Titus beats GOP incumbent

Two years after losing a bid for governor to Jim Gibbons, state Sen. Dina Titus defeated U.S. Congressman Jon Porter, the only representative the 3rd district has ever known.

With nearly all of the votes counted, Titus led Porter 47 percent to 42 percent.

Titus, the longtime leader of the state’s Democratic minority, followed the strategy used by President-elect Barack Obama in his winning campaign against John McCain, repeatedly painting her opponent largely as a clone of President Bush.

"I am so excited to be part of history in the making, to be part of the change that is sweeping the country," Titus, 58, told supporters at the Rio, where Democrats were celebrating big wins locally and nationally.

She credited her win partly to Obama’s field operation, which she called the best she’d seen in 20 years of politics.

Shortly after 11:30 p.m. Porter, 53, was gracious in conceding defeat.

"I wish Dina the absolute best and offer my assistance in the transition," Porter said. "I’m truly humbled to have served for so many years and look forward to the future."

The campaign strategy used by Obama and Titus didn’t appear to be working for 68-year-old Democrat Jill Derby, who was losing her rematch with freshman Republican congressman and former secretary of state Dean Heller for the 2nd Congressional District. Heller held a 51 percent to 42 percent lead over Derby.

"Right now, as far as we’re concerned, it’s too close to call," said Kristen Cullen, Derby’s communication director.

The 2nd District, which includes all of Northern Nevada and rural Nevada and a slice of Clark County, saw Democrats register 17,000 new voters, but they were still outnumbered by Republicans by 22,000 voters.

In 2006, Heller, 48, won with 50 percent of the vote to Derby’s 45 percent.

In the 1st Congressional District, where active registered Democrats outnumber Republicans by a nearly two to one margin, Rep. Shelley Berkley, D-Nev., took 68 percent of the vote to easily turn back underfunded Republican challenger Ken Wegner, 52, on her way to a sixth term.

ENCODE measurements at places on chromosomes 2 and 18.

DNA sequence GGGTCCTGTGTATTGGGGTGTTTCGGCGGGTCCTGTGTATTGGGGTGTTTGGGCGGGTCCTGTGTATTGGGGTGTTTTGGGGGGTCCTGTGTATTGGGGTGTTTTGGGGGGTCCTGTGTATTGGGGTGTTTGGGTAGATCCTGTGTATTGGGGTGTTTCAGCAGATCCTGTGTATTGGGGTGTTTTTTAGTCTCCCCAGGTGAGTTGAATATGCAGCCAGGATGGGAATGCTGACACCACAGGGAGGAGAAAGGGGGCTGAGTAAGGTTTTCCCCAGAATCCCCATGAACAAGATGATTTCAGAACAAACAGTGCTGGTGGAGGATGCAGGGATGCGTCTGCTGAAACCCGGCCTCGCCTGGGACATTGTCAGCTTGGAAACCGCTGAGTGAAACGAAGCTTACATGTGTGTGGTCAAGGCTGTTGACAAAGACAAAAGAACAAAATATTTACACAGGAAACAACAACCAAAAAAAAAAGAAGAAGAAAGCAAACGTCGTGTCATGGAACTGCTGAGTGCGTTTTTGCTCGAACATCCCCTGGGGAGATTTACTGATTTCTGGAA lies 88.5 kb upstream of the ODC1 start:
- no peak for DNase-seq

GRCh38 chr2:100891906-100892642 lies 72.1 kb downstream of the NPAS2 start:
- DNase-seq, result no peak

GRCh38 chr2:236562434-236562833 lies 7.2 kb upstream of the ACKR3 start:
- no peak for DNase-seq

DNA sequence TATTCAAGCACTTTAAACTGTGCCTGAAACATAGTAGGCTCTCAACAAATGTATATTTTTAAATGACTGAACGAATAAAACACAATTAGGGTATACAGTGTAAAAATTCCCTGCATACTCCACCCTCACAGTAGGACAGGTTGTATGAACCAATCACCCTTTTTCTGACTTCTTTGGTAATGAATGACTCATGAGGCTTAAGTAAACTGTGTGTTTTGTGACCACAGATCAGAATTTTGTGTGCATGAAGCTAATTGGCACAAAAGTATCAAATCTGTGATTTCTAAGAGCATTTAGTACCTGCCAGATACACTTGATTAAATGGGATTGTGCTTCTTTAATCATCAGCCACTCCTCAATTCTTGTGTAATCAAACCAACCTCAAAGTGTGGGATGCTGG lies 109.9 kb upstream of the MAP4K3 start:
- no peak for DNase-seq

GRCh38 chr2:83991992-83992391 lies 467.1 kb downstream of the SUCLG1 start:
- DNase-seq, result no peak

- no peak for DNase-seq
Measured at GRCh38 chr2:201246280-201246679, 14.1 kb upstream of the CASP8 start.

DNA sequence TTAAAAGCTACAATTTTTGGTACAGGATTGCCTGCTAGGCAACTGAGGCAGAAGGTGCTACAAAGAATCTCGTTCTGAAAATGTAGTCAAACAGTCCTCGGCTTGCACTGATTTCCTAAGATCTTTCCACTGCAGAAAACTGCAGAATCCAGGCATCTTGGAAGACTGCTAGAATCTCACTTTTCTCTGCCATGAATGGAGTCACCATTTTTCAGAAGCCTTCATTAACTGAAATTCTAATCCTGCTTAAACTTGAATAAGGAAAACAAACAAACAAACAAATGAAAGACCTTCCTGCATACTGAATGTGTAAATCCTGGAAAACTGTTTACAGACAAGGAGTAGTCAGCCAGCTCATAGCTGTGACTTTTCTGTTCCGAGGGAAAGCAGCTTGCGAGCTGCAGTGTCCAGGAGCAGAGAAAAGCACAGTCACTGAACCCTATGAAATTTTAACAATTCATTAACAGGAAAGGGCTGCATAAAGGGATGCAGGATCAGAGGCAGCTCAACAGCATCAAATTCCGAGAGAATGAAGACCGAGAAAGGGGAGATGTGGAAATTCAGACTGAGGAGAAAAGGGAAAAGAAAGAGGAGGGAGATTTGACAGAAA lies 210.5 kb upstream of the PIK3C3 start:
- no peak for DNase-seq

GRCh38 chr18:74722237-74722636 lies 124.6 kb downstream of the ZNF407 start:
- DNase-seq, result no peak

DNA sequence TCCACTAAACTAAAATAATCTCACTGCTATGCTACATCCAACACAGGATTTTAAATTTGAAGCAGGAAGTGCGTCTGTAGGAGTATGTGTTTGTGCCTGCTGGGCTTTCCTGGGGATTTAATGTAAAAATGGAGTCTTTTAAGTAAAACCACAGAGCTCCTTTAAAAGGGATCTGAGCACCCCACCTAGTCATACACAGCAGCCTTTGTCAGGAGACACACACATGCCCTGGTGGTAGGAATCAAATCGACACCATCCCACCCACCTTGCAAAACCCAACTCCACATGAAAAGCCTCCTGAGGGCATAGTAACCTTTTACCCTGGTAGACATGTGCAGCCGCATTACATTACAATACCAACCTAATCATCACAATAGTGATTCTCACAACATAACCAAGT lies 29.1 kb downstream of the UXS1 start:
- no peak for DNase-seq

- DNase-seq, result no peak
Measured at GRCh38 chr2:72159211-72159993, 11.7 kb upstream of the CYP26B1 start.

Berkley, 57, couldn’t have been happier.

"It’s been a very inspiring and history-making election," she said. "To be a small part of it is very significant to me."

As she talked with civic groups and went door to door, Titus told potential voters that the lack of regulation favored by Bush and supported by Porter has led to the nation’s financial meltdown, including the foreclosures that have hit Las Vegas hard.

The differences on issues between Porter and Titus was stark.

Titus wants tax breaks taken away from big oil companies and given to renewable energy development instead.

Titus favors timetables to bring troops home from Iraq, while Porter opposes timelines for the unpopular war.

In Congress, Titus said she plans to emphasize policies on renewable energy and education, and she aims to pursue committee positions in those arenas.

She also would like to help develop a national portfolio standard for renewable energy, and she also wants to revise the No Child Left Behind Act.

Shortly before 9 a.m. Tuesday, Porter said he still believed he had a chance to remain in office, arriving at his campaign office in Henderson to start making phone calls to undecided voters.

"When you understand that this district went from dead even in registration to 40,000 more registered Democrats voters this time, you know I’m the underdog," he said. "But I’m running like I’ve always run, like I’m 10 points behind."

Titus called many of the TV ads Porter used blatantly false, but Porter said all he wanted to do "was show people what my challenger was really like."

Titus called the ads "nothing but lies, but when you’re in public life you don’t have real access to the libel and slander protection. The only way we’re going to get over this negative campaigning is to defeat him."

Heller’s fiscal conservatism appeared to resonate with voters in his district.

He has explained he voted against a $700 billion bank bailout bill last month because the massive government intervention neither helped individual constituents nor changed the banking regulations that caused the problem and could lead to a repeat performance.

Heller, whose campaign could not be reached for comment Tuesday night, was able to weather a long laundry list of attacks by Derby, who repeatedly charged that he failed to look out for Nevadans.

Those charges — that Heller voted against expanding health care for children and was against allowing Medicare to negotiate for prescription drugs for seniors and pay equity for women — apparently didn’t stick.

Heller repeatedly accused Derby of supporting higher taxes, "socialized medicine" and increased government regulations.

Review-Journal reporters Jennifer Robison and Alan Maimon contributed to this report. Contact reporter Paul Harasim at pharasim@reviewjournal.com or 702-387-2908.

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